The Denver Post has severed ties with sports reporter Terry Frei for a “disrespectful” tweet about Japanese race car driver Takuma Sato, the publication announced Monday.
Mr. Frei sparked a wave of criticism on Sunday after he tweeted shortly after Mr. Sato’s Indianapolis 500 win that the driver’s ethnicity made him “uncomfortable.”
“Nothing specifically personal, but I am very uncomfortable with a Japanese driver winning the Indianapolis 500 during Memorial Day weekend,” he wrote.
Mr. Frei initially doubled down on the comment before deleting the tweets and apologizing.
“THIS is what Memorial Day is about. Dave Schreiner’s death in Battle of Okinawa. Not for squeamish or ‘sensitive,’ ” he wrote in a now-deleted tweet, referencing an American football player who died while serving with Mr. Frei’s father in World War II, MSN reported.
“I apologize,” he said in another deleted tweet.
Hours later, Mr. Frei later tweeted out a statement explaining his “perspective” behind the tweet, which he said he wrote after visiting his father’s grave at Fort Logan National Cemetery.
“I researched and wrote quite graphically about the deaths of my father’s teammates, Dave Schreiner and Bob Baumann, in the Battle of Okinawa,” he wrote Sunday night. “I have the picture wallet containing photos of his family and girlfriend that Schreiner was carrying when he was killed. That is part of my perspective.”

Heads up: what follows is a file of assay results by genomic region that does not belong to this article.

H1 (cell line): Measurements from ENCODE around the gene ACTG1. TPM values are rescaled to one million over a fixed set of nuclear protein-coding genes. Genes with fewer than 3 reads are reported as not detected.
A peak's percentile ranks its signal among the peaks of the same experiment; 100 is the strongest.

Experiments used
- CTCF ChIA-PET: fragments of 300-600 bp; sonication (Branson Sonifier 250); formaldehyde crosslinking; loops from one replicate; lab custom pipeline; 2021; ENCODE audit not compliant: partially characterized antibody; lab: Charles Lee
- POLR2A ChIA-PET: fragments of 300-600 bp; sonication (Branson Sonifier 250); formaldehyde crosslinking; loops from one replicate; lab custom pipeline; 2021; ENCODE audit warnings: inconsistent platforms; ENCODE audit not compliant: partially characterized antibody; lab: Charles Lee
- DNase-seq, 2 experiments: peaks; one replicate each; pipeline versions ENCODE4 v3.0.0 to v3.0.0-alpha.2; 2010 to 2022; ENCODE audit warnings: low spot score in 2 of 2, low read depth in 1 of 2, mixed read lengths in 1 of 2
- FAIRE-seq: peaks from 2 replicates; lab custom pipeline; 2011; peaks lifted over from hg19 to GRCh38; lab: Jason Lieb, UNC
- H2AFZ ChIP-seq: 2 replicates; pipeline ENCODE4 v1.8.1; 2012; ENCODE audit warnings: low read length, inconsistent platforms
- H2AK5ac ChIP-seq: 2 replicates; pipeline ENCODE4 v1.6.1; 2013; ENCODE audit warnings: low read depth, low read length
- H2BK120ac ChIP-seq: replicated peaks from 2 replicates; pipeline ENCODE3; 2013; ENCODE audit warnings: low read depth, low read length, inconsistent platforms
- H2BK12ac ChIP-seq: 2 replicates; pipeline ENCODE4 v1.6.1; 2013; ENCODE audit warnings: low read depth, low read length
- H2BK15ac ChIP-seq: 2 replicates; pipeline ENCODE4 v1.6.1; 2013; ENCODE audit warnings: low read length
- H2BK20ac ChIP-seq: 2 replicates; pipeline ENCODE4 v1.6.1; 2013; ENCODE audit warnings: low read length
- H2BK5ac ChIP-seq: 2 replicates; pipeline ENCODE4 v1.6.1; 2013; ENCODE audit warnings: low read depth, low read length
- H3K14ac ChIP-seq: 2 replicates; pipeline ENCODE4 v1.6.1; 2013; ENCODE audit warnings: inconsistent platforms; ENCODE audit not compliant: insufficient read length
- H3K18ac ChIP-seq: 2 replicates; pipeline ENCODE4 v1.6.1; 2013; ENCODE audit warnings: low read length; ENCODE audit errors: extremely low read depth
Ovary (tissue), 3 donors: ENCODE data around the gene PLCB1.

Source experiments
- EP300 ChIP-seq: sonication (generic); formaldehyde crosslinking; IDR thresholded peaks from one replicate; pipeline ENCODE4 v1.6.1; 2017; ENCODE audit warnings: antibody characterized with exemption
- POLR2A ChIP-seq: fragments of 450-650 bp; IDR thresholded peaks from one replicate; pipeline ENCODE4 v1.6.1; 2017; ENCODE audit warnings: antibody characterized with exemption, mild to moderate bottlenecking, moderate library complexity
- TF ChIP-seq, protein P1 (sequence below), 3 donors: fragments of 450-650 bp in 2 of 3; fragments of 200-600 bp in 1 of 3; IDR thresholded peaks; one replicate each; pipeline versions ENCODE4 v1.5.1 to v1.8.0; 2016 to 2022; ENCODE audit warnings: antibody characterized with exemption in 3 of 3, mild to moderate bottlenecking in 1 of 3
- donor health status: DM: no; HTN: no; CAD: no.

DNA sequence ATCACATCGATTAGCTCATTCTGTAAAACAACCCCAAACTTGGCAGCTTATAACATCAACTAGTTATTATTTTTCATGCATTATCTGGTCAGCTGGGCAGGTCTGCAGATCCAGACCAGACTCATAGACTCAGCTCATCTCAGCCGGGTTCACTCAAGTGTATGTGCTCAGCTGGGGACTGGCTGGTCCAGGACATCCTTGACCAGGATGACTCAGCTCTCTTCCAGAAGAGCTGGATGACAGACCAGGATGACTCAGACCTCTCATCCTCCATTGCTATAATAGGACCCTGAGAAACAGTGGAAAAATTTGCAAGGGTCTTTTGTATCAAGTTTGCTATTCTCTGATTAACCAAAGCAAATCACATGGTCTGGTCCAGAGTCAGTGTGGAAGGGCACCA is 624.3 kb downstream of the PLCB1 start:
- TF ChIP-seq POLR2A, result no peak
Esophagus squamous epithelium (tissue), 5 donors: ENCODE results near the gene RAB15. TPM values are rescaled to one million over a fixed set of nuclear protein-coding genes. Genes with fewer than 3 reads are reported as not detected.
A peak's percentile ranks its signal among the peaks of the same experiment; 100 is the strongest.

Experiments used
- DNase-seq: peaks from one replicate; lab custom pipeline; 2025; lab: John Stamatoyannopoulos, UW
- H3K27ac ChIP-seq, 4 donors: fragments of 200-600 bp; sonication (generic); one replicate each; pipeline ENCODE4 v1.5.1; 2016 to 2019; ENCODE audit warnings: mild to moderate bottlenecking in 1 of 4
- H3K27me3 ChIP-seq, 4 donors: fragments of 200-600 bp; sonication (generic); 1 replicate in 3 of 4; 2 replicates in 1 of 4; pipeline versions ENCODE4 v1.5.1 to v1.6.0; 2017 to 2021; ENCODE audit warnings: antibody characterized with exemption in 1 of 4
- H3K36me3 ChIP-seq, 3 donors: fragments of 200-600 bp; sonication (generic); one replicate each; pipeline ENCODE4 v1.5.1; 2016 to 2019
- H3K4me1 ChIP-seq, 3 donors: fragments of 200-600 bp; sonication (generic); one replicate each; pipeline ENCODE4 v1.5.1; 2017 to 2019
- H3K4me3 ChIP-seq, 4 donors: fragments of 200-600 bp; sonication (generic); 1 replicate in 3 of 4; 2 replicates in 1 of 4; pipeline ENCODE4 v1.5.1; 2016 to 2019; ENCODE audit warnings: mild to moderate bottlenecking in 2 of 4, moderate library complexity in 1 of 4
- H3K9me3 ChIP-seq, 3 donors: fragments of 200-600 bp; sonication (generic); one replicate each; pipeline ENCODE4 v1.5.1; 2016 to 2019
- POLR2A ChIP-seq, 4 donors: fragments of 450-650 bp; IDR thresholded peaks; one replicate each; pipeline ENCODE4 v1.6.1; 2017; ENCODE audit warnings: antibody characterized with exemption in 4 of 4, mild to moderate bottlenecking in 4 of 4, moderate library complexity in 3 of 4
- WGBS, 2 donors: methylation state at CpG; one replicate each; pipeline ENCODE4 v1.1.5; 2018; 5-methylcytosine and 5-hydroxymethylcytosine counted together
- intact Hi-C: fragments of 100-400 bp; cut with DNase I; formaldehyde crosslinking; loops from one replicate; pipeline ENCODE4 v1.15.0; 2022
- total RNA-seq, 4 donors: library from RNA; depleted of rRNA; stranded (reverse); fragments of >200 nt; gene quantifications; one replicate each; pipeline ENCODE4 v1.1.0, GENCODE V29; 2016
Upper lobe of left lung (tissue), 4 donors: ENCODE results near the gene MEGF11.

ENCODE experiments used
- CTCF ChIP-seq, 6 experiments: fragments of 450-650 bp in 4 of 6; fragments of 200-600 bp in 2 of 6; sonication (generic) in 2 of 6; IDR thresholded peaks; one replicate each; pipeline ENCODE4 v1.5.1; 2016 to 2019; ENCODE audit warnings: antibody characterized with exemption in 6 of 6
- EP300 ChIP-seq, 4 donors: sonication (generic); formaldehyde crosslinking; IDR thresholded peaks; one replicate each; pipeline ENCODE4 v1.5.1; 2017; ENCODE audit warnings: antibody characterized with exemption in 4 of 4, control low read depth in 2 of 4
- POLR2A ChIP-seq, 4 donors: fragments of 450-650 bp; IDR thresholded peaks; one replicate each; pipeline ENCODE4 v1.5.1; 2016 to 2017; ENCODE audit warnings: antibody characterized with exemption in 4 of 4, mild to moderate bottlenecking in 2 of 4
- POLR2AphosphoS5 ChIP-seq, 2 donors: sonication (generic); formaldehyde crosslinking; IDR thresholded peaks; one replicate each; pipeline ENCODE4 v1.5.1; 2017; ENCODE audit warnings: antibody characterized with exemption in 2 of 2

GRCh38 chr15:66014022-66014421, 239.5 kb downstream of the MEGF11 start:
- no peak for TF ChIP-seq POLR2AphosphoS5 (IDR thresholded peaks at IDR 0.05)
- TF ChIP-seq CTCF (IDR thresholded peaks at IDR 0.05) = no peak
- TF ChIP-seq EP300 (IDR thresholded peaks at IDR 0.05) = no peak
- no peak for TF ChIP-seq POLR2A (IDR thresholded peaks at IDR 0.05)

“I am sorry, I am made a mistake, and I understand 72 years have passed since the end of World War II and I do regret people with whom I probably am very closely aligned with politically and philosophically have been so offended,” he wrote. “To those people, I apologize.”
OK, I took out the name of a book. pic.twitter.com/b953FbqMEh— Terry Frei (@TFrei) May 29, 2017
Mr. Frei also apologized to The Post and to Mr. Sato, who has yet to comment on the situation.
“I apologize to Takuma Sato,” he continued. “I made a stupid reference, during an emotional weekend, to one of the nations that we fought in World War II — and, in this case, the specific one my father fought against. Again, I will say I’m sorry, I know better, and I’m angry at myself because there was no constructive purpose in saying it and I should not have said it, especially because The Denver Post has been dragged into this.”
The Post’s president and CEO Mac Tully and editor Lee Ann Colacioppo published a statement Monday apologizing for the “disrespectful and unacceptable tweet.”
“We apologize for the disrespectful and unacceptable tweet that was sent by one of our reporters. Terry Frei is no longer an employee of The Denver Post,” they wrote. “It’s our policy not to comment further on personnel issues.The tweet doesn’t represent what we believe nor what we stand for. We hope you will accept our profound apologies.”
Mr. Frei had been at The Post for more than 20 years, the paper’s managing editor, Linda Shapley, told CNN.
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